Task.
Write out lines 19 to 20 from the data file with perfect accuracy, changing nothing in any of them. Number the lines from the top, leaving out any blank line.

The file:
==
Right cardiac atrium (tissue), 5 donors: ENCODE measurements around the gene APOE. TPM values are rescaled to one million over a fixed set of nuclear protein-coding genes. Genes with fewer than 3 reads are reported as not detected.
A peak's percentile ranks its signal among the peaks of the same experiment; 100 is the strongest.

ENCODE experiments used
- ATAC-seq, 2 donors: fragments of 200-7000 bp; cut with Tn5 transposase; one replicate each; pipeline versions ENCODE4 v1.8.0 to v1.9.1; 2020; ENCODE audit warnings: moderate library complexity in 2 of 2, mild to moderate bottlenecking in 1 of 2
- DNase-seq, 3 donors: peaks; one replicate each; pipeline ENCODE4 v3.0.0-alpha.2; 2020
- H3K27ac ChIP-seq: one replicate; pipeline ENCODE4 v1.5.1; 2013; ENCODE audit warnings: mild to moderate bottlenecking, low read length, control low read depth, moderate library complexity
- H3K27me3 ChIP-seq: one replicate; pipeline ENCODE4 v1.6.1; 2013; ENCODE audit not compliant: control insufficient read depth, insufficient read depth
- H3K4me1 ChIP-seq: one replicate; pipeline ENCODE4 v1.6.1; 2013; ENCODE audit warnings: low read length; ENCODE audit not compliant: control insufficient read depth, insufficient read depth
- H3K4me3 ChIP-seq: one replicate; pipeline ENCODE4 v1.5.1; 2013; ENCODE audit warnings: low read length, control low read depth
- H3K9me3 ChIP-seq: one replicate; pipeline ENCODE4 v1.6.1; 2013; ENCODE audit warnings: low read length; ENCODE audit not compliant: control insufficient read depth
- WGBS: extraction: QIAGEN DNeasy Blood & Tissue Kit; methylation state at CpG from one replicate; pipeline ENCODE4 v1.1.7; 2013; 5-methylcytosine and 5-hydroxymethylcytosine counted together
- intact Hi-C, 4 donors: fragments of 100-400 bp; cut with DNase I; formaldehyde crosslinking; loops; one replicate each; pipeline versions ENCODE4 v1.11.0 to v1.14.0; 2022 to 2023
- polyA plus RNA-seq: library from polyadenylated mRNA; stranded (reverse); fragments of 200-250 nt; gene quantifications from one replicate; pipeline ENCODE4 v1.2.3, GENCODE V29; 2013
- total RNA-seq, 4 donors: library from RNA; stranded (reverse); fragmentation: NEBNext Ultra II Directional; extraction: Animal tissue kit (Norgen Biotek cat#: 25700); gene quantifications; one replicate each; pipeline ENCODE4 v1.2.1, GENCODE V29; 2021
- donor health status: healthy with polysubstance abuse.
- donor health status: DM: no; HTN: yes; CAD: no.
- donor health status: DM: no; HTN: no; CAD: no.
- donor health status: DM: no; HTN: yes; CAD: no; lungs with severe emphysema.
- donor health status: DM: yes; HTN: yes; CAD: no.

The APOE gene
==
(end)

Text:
- donor health status: DM: yes; HTN: yes; CAD: no.

The APOE gene